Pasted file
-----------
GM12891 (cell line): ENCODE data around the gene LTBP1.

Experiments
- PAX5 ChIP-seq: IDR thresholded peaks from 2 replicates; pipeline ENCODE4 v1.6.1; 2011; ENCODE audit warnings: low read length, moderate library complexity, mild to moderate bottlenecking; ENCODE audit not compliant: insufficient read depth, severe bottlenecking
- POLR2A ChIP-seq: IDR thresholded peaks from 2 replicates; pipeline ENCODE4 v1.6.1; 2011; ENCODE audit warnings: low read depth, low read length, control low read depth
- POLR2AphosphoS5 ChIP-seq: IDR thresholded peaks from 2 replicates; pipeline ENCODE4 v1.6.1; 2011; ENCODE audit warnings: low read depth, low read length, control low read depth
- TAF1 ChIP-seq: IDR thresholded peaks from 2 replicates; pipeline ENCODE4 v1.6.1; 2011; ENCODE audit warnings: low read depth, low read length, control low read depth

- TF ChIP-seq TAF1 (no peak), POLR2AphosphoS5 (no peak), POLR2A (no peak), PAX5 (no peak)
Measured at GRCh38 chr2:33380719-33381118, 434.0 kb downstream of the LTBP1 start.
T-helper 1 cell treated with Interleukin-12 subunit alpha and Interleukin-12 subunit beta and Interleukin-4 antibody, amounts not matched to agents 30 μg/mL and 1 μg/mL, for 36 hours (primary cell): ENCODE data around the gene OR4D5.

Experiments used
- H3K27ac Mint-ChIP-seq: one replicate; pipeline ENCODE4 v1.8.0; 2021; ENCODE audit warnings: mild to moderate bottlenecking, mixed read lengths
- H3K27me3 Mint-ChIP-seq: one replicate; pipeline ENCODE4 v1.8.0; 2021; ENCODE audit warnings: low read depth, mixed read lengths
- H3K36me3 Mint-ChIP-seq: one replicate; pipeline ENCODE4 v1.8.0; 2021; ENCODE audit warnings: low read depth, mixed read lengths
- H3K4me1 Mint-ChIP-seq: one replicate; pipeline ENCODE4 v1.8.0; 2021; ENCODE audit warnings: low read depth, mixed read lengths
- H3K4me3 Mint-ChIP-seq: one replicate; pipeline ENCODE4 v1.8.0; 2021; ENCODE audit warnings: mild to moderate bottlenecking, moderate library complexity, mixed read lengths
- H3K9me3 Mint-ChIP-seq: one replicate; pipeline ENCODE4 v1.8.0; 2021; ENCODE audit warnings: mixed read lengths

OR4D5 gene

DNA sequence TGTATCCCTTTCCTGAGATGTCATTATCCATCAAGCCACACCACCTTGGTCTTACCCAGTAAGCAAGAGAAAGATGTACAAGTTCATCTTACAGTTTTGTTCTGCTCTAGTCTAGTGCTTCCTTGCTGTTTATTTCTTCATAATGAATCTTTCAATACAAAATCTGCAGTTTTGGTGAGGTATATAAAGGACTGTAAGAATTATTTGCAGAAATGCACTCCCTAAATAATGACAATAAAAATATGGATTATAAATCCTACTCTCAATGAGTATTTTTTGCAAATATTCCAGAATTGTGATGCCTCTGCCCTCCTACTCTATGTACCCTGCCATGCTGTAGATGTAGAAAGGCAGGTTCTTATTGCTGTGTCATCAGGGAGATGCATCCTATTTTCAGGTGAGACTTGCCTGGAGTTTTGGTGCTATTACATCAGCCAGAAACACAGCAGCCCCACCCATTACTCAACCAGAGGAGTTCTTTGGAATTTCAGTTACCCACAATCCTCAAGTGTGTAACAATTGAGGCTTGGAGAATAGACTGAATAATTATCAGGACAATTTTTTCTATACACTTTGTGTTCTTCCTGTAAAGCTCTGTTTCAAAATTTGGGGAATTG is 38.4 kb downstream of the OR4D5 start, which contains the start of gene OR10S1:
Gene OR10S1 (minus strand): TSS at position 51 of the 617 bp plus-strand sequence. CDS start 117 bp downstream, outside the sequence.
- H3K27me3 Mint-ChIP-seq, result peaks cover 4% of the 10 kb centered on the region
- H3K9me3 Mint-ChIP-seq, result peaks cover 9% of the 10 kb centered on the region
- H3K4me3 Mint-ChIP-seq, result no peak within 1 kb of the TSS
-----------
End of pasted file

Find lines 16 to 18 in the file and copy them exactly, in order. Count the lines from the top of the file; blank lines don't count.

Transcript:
- H3K9me3 Mint-ChIP-seq: one replicate; pipeline ENCODE4 v1.8.0; 2021; ENCODE audit warnings: mixed read lengths

OR4D5 gene

DNA sequence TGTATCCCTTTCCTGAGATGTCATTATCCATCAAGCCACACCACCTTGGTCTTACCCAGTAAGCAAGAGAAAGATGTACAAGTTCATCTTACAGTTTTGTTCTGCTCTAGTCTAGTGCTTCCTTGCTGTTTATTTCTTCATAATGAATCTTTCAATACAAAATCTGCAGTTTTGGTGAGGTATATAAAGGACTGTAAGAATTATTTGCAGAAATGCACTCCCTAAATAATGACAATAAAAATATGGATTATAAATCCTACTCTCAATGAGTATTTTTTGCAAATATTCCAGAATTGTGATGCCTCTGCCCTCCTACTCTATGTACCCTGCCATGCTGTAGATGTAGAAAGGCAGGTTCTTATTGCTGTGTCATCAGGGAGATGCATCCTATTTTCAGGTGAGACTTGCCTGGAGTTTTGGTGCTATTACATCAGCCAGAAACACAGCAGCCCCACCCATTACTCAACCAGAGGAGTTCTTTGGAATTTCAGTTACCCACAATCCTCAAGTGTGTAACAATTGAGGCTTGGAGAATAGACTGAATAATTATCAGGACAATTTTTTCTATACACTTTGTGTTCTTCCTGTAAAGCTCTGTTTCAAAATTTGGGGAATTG is 38.4 kb downstream of the OR4D5 start, which contains the start of gene OR10S1: